Count Folke Bernadotte, UN Mediator on the Zionist Palestinian Divide, said it ‘Offended Basic Principles’ and He was Against the Idea. He Was Murdered the Next Day!

The UN- appointed mediator’s, Count Folke Bernadotte, report on whether or not to divide Palestine for the displaced ‘Holocaust victims’ (U.N. Document A. 648) was filed. He said it offended “Basic principles to prevent these innocent victims of the conflict [Palestinians were not to blame for the Holocaust] from returning to their homes, while Jewish immigrants flood into Palestine and, what’s more, threatening to permanently replace the dispossessed Arab refugees who have been here for centuries.” He described, “Zionist pillage on a grand scale and the destruction of [Palestinian] villages without apparent military need.”

The next day Count Bernadotte and his assistant were assassinated in the part of Jerusalem occupied by the Zionists.

The war ended in 1945 and after the bitterest episode in Jewish history the refugees were moved from Concentration to Displaced Persons camps until the world was willing to give the Holocaust survivors the Palestinian’s Land. Finally the British navy attacked the 4,500 Holocaust survivors (“Exodus 1947”) on their way to Palestine and a Rothschild Homeland was a fait accomplis.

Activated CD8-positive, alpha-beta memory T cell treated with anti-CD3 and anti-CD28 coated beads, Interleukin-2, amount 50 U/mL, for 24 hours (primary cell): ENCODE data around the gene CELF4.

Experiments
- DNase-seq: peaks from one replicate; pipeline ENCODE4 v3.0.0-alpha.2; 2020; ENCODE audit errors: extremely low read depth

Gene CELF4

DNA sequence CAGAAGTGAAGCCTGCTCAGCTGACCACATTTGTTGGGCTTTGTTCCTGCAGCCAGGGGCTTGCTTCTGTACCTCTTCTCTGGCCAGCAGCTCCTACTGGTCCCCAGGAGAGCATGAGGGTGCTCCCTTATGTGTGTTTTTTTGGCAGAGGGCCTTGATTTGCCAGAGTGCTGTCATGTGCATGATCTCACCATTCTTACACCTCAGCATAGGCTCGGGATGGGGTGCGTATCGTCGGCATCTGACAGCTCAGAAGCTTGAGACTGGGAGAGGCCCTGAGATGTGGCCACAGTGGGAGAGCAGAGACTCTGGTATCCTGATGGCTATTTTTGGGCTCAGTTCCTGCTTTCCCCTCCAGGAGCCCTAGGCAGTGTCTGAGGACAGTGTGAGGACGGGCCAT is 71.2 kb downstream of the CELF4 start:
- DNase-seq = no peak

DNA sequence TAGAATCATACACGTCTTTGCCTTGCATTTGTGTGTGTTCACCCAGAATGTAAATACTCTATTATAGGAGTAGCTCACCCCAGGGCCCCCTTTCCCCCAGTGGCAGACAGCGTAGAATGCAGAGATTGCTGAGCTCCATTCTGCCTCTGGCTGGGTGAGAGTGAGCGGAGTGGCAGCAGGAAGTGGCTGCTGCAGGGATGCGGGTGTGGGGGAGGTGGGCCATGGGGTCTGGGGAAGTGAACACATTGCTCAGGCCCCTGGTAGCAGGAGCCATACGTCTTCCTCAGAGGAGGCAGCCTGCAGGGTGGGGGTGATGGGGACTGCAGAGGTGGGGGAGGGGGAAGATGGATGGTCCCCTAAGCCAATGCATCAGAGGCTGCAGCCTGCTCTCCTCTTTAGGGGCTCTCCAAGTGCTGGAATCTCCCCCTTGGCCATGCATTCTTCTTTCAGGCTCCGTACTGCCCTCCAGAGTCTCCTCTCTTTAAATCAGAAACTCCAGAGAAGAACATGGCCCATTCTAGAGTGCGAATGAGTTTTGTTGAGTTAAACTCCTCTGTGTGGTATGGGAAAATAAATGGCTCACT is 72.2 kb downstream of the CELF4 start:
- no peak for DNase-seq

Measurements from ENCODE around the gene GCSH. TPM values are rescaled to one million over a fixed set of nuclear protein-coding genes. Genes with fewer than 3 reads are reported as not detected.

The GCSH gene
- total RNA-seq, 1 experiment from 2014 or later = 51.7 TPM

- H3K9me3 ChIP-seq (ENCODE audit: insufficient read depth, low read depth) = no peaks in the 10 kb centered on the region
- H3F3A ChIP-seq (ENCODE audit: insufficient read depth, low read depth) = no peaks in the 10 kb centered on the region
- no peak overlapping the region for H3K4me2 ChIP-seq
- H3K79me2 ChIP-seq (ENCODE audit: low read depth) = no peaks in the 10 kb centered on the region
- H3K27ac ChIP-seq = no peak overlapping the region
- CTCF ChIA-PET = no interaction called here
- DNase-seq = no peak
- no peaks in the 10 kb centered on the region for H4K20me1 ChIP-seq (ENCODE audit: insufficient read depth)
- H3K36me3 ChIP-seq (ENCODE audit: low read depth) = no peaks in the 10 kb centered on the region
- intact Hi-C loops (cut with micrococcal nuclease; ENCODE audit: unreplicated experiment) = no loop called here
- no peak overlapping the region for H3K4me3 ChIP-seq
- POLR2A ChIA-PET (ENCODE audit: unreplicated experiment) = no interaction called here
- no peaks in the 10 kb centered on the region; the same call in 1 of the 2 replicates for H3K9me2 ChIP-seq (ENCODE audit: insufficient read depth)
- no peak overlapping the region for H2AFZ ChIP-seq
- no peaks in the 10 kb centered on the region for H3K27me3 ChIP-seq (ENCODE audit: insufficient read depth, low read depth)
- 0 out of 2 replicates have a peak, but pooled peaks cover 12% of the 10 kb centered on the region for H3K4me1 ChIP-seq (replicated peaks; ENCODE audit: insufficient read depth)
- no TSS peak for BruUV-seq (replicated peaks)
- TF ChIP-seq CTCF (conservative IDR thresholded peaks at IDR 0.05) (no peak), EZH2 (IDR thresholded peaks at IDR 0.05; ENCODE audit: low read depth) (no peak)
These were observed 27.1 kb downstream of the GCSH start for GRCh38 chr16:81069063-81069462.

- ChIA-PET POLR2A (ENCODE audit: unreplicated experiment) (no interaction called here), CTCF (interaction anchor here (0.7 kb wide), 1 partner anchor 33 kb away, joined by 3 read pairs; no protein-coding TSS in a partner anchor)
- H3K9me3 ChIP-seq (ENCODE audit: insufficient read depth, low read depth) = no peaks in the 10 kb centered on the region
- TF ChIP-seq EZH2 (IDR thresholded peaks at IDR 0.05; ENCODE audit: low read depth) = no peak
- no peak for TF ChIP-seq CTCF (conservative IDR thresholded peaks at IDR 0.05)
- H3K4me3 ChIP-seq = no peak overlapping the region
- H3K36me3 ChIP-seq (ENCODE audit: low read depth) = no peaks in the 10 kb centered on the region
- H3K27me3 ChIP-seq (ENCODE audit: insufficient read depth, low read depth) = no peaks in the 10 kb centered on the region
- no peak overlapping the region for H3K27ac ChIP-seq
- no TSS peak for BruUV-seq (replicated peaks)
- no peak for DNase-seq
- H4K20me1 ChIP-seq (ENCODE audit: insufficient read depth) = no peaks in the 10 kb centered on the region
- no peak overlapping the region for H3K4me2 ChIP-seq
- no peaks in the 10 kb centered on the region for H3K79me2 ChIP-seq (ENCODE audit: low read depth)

Al Jazeera’s two-part documentary Killing the Count examines the eventful life of Count Folke Bernadotte, head of the Swedish Red Cross and a leading figure in the rescue of thousands of concentration camp prisoners in World War II. Count Folke was appointed as UN Mediator in the first Arab-Israeli war, shortly before he was assassinated by Zionist extremists in 1948.

In part one of  Killing the Count , Al Jazeera explores the story of Count Folke Bernadotte’s efforts during World War II to help prisoners in Nazi concentration camps. Bernadotte negotiated the release of more than 30,000 prisoners, one third of them Jews, from German concentration camps, in an extraordinary humanitarian effort which would come to be known as the ‘White Buses campaign’.

In part two, we look at the appointment of the Count, three years later, as the United Nation’s first mediator in the Arab-Israeli conflict, and his assassination four months later in September 1948 by Zionist extremists during an official visit to Jerusalem.

Al Jazeera’s documentary offers unique insight into his life and death, including accessing family and film archives never seen before.

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